Cornwall’s ‘oldest pasty maker’ has announced it is to close its factory in the town where the business began.
Warrens Bakery said its operation in St Just was “no longer economically viable,” with the remote location a factor, and that the closure could lead to “significant” job losses.
It is also consulting on the closure of a number of “loss-making shops” in order to “safeguard the future of the wider business.”
While the factory has been there since the 1970s, Warrens has been baking from St Just since 1860, when two families joined together to make pasties, bread and scones.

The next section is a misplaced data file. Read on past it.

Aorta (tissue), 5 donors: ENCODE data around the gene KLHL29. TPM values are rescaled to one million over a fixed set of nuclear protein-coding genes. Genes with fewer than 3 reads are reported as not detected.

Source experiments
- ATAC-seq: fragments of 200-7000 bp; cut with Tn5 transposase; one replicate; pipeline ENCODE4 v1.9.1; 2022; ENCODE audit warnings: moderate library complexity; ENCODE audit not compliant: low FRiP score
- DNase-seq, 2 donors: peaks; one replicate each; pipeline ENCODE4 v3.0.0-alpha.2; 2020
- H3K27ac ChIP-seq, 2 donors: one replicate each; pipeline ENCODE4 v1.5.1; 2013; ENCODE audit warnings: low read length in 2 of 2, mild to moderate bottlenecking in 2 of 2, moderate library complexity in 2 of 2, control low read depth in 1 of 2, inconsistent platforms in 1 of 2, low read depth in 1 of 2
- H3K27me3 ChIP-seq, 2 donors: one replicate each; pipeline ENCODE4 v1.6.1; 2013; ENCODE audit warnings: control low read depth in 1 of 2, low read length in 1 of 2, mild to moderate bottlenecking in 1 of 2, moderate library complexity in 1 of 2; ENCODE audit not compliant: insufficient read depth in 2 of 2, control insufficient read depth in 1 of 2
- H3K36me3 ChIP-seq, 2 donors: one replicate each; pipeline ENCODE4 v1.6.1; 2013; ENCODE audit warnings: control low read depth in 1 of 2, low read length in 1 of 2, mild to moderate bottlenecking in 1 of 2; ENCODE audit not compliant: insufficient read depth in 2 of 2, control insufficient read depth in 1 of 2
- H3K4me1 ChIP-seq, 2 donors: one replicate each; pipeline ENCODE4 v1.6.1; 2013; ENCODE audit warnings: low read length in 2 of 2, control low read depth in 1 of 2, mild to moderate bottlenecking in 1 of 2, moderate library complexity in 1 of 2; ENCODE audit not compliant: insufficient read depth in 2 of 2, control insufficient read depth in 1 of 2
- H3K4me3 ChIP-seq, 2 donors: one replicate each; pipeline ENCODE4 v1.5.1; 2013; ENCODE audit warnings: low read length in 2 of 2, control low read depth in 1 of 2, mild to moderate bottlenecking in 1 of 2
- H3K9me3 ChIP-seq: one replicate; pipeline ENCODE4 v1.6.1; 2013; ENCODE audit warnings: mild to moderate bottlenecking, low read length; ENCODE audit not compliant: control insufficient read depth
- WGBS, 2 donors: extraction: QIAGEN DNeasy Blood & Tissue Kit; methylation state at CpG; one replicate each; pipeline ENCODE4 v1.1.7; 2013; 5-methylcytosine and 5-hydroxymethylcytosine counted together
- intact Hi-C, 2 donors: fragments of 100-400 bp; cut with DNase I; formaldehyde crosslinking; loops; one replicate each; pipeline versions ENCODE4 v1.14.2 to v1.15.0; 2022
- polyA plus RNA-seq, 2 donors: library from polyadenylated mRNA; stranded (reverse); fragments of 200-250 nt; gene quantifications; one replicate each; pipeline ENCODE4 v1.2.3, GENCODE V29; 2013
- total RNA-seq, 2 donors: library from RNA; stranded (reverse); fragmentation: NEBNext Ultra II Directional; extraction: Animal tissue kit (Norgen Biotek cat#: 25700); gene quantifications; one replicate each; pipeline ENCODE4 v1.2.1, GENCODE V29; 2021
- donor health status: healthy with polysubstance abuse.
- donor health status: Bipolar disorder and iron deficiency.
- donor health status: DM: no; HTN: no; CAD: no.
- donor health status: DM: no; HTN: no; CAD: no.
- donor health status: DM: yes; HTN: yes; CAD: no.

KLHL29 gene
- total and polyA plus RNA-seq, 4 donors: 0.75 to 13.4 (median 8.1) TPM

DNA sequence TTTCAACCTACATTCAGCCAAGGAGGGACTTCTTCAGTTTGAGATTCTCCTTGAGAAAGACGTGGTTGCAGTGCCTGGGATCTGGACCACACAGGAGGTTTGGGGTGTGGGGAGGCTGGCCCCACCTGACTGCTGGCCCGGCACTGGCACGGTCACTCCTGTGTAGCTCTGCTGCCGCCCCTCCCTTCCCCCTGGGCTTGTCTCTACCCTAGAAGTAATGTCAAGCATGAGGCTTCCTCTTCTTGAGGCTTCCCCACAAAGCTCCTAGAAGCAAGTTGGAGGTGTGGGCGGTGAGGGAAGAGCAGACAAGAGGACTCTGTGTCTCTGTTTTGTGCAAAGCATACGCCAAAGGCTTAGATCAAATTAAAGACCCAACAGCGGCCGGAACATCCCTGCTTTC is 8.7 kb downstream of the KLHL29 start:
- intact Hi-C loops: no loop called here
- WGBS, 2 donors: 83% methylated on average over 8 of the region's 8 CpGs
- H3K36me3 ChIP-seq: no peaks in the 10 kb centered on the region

Its factory at Callington will remain – allowing the company to continue producing pasties with the valuable “Cornish” PGI protected prefix.
No timescale has been for when the factory closure will take place, which has been blamed on “continued Brexit uncertainty.” This seems difficult to understand for what appears to be purely a change in the business model of the company.
Warrens was bought from the original family some years ago and became incorporated into Provenance Brands Ltd in 2012, a private limited company registered near Helston. The company also owns Simply Cornish, Cornish Sea Salt, Cornish Seaweed Company and British Crisp Co. Warrens pasties look set to expand across the UK through a franchise system which could strengthen Cornish job prospects in the medium to long term.